Best Supporting Actor: Billy Bob Thornton 

This category has the most glaring omissions. Michael Caine gave the performance of anyone's career in Little Voice. John Goodman, from the Big Lebowski, and Bill Murray, from Rushmore, were both overlooked. Ed Harris is a fabulous actor, but not in this year's The Truman Show. And Geoffrey Rush seems to have gotten the nomination Joseph Fiennes should have received from Shakespeare in Love.  

That said, Billy Bob Thornton should not to be missed. As Jacob, the slow brother in A Simple Plan, he gave a delicate performance, full of shadows. His breakout role in Slingblade seemed one note, not so with A Simple Plan. Slingblade was merely a tease. Thornton has since moved light years away from that and developed into a truly wondrous actor. 

Best Actress: Emily Watson 

This reviewer did not see Fernanda Montenegro's Central Station, but all the other performances merit their nominations. Gwyneth Paltrow showed amazing versatility, and her English accent was flawless. Is Meryl Streep ever bad? One True Thing demonstrates Streep doesn't even have to speak to give a killer performance. Her bathtub scene just blows you away in its starkness. But Streep gives a better demonstration of her skill in the little seen Dancing at Lughnasa.  

That brings us to Emily Watson. Emily Watson simply astounds. Her turn as Jacqueline (Jackie) Du Pre in Hilary and Jackie makes you laugh and sob, not just cry. You feel her highs, and those terrible lows go right through you. What's more, you forget she's acting. She is Jacqueline Du Pre.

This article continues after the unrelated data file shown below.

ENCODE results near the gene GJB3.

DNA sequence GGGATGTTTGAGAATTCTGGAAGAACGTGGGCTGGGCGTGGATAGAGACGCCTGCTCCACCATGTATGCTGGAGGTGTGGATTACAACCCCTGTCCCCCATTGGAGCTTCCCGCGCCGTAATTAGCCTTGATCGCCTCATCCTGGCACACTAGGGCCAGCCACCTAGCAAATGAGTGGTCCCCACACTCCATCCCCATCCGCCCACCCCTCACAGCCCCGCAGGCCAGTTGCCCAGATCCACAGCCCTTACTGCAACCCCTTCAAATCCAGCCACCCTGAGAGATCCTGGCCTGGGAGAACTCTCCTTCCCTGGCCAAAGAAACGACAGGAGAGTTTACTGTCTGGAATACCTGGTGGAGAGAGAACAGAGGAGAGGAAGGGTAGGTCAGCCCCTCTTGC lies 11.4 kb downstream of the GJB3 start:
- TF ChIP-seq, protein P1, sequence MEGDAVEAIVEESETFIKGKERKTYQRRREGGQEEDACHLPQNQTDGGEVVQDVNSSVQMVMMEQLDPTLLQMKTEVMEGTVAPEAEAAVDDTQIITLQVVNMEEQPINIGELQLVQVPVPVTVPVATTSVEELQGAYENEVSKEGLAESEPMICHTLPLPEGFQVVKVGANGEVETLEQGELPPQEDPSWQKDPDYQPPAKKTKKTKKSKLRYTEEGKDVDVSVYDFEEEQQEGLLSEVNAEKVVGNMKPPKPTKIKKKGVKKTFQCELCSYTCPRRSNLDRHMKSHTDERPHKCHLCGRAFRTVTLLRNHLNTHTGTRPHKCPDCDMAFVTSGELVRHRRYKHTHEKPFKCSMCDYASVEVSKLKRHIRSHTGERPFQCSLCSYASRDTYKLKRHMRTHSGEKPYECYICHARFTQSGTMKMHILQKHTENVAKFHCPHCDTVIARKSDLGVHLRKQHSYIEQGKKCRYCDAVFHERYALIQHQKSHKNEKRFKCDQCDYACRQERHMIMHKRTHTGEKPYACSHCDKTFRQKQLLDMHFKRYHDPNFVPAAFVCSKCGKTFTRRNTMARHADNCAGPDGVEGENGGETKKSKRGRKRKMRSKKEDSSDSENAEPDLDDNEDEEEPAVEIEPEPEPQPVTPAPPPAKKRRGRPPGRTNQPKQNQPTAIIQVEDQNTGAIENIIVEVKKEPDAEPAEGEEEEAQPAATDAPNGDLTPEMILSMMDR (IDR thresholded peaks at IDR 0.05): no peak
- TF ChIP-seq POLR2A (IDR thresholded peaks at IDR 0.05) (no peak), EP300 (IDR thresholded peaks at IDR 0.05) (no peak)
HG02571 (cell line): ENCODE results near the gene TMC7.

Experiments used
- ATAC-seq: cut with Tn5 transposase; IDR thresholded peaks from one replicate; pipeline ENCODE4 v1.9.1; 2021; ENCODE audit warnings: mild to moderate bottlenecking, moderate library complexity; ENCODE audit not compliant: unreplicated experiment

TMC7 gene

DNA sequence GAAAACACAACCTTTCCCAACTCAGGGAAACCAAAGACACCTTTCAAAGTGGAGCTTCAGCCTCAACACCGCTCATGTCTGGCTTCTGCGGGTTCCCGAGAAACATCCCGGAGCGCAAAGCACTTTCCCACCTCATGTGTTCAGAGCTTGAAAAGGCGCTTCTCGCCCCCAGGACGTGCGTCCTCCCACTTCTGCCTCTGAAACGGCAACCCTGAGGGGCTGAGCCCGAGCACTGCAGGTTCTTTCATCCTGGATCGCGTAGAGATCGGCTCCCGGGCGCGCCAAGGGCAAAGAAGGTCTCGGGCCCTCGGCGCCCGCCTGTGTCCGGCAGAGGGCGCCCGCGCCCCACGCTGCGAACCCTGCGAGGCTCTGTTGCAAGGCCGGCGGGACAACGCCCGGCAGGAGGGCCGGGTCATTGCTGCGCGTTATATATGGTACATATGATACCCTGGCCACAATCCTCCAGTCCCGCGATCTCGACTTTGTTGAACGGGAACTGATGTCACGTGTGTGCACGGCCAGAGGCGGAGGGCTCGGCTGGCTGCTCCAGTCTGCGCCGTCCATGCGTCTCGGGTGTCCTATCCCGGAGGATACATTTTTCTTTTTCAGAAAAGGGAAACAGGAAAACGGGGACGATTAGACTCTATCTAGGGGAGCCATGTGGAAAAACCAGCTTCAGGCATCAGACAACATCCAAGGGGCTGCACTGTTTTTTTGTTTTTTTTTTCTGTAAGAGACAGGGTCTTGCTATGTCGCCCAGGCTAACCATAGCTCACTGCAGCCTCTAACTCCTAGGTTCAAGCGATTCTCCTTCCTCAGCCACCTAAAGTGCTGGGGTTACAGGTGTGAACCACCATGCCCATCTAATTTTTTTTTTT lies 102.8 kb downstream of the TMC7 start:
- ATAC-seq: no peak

Best Supporting Actress: Brenda Blethyn 

This is the hardest category to judge. Each one of these actresses with the exception of Judi Dench deserves to win. Each gave amazing performances.  

Is the Academy infatuated with peerage? That can be the only reason for nominating Dench. Her inclusion meant the exclusion of either Lisa Kudrow or Christina Ricci from the Opposite of Sex, or Patricia Clarkson from High Art.

But Little Voice's Brenda Blethyn is so wonderful in her awfulness, she cannot be overlooked. When the camera is on her, you can't take your eyes off her. She is the mother from hell and completely unashamed of it. She revels in it. And her scenes with Michael Caine both break your heart and have you rolling in the aisle. 

Best Picture: Saving Private Ryan 

It would not be an embarrassment to have any of the nominated pictures win. But Ryan grabs you from the beginning and never lets go. It makes World War II personal. It lands you on the beaches of Normandy. It enlists you as part of the team searching for Ryan. Ryan meshes great acting with a simple story and lets the actors do the storytelling. It's terrific movie-making. 

Best Director: John Madden 

Simply put, Madden brings Shakespeare to life. There are a million (literally) great touches, even down to the credits for Romeo and Juliet. Madden gets great performances from all his actors. Geoffrey Rush and Joseph Fiennes, just so-so in Elizabeth, delight in Shakespeare in Love. Shakespeare in Love works on so many levels -- visually, acting, dialogue. Madden makes you believe he knows Shakespeare and that when his story is finished, you know him too.  

Joan Fuchsman